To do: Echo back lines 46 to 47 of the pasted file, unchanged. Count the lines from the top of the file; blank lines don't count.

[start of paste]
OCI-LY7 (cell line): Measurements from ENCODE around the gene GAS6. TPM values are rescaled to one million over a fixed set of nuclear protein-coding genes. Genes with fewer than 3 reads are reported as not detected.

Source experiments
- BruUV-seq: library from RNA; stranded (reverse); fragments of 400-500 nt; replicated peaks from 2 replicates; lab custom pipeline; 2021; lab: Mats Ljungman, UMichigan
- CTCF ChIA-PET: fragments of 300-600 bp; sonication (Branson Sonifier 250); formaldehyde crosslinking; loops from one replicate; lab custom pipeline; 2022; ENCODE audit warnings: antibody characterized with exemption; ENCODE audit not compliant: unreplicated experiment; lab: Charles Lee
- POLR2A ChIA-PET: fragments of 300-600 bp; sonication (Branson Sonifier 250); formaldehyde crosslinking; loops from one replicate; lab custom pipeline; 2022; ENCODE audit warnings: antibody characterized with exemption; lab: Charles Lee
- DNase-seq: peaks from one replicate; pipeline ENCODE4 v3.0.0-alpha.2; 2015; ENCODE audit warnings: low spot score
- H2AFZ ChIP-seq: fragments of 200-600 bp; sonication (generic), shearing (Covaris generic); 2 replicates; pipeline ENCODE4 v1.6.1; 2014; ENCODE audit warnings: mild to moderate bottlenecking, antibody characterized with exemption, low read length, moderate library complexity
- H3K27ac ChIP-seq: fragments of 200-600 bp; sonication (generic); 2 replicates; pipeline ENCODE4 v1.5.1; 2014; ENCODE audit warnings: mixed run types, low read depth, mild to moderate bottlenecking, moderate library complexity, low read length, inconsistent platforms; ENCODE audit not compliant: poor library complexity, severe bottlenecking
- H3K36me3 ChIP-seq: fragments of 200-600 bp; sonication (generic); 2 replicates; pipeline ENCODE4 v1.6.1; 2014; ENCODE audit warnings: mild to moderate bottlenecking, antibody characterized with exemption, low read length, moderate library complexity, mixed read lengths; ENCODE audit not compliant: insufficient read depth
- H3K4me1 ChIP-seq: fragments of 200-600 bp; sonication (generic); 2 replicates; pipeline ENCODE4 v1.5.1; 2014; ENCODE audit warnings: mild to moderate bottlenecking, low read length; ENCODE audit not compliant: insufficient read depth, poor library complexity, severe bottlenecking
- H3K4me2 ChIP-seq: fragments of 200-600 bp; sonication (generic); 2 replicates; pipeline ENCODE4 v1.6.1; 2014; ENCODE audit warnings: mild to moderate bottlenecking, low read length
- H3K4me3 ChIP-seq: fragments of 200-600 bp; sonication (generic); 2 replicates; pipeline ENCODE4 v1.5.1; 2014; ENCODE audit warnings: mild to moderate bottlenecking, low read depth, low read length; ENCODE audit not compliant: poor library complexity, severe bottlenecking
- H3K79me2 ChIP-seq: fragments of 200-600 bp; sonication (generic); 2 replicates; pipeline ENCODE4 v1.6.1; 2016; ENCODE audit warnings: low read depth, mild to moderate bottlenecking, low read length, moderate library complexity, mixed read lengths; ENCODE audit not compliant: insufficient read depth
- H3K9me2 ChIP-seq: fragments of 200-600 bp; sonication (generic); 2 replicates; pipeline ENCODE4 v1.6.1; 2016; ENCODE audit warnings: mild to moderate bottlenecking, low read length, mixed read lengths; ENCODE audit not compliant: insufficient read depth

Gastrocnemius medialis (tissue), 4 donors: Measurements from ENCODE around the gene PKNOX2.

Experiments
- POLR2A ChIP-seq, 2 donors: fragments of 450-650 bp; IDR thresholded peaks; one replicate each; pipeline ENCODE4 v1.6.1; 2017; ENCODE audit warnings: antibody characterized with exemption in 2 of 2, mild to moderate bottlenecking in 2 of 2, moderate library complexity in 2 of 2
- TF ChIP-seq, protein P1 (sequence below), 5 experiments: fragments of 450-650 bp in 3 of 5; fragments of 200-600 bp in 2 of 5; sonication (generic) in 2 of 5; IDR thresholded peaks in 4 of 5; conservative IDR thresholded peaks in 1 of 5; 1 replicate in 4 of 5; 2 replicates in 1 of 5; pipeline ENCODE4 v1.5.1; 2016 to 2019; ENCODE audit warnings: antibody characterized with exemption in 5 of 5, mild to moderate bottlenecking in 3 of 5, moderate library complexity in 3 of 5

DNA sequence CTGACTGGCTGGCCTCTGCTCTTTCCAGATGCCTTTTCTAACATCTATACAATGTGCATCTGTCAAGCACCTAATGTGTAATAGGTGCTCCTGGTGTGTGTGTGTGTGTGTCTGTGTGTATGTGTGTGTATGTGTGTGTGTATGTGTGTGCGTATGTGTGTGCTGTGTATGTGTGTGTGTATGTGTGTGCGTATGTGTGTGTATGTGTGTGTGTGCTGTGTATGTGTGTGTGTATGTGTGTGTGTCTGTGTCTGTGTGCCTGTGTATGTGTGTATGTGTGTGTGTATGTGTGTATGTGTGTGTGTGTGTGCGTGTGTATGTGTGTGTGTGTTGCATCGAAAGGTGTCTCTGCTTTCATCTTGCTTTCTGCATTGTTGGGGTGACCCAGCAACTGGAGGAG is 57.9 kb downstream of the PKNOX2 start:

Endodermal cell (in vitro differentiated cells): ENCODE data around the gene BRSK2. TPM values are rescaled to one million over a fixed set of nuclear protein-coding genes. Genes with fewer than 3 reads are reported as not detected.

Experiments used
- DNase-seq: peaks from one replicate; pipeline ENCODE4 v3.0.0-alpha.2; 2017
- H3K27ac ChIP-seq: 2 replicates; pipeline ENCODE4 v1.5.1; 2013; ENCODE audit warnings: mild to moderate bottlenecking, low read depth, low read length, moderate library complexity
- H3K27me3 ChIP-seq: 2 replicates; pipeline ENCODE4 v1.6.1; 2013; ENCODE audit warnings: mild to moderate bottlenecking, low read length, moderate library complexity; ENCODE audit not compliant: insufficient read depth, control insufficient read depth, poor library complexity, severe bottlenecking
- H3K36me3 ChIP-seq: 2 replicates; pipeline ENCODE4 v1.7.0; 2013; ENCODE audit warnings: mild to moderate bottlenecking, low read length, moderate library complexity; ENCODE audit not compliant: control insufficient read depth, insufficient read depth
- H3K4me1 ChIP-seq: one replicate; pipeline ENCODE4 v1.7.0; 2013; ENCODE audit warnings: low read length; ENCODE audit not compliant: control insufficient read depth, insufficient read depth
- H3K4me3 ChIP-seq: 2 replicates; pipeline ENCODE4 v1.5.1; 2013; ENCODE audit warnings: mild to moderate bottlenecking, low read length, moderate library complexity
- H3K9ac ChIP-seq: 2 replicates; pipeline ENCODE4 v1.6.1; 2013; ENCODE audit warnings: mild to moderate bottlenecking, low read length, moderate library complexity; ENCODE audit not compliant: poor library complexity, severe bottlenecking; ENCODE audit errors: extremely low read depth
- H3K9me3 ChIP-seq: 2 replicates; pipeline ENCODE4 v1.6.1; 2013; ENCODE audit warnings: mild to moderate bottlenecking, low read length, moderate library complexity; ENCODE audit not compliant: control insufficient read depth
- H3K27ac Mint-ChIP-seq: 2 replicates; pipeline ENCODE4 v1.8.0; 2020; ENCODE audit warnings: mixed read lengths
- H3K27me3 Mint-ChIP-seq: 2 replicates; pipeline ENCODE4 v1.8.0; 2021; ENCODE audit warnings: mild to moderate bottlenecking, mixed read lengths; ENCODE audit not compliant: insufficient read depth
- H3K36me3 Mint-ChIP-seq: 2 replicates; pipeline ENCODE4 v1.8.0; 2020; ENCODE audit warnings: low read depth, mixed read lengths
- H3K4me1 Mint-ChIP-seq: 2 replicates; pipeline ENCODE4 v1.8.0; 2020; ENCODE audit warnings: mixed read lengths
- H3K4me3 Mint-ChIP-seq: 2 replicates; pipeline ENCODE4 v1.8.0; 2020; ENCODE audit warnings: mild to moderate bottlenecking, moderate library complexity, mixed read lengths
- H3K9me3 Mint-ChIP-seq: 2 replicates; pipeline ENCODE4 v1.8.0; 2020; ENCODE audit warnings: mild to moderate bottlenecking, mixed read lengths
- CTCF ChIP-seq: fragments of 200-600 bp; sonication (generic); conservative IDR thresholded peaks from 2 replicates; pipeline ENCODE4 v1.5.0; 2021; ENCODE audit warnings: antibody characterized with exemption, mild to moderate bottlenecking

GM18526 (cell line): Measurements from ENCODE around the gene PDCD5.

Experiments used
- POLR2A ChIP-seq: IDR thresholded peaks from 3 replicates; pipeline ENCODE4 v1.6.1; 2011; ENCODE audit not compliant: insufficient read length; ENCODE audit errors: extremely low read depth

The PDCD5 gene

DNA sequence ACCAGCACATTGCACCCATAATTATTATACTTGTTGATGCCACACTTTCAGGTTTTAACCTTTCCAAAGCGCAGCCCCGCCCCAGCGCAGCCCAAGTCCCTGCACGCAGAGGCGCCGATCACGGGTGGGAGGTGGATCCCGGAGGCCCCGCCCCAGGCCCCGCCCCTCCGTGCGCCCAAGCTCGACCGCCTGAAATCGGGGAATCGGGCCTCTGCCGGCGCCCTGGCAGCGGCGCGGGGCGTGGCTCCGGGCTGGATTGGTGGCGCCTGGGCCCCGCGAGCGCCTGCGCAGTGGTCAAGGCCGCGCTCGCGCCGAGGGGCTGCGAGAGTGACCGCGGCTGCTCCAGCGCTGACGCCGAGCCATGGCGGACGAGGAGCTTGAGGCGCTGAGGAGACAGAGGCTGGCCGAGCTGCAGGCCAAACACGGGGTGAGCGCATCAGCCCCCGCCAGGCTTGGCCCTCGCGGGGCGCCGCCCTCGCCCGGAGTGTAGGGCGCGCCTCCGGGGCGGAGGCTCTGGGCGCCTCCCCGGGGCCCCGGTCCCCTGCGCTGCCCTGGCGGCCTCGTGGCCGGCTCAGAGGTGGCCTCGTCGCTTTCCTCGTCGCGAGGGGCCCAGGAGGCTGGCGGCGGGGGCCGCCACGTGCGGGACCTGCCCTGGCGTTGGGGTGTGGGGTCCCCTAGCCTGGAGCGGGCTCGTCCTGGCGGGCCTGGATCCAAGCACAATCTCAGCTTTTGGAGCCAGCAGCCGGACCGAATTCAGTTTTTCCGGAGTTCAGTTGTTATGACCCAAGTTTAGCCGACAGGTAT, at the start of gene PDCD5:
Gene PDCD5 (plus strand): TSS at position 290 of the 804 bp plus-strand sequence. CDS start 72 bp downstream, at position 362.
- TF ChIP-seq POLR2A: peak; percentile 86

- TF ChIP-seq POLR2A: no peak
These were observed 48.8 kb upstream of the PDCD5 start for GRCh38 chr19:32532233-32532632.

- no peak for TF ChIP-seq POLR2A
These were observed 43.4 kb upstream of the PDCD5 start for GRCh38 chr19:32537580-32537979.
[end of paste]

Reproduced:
- no peak for TF ChIP-seq POLR2A
These were observed 43.4 kb upstream of the PDCD5 start for GRCh38 chr19:32537580-32537979.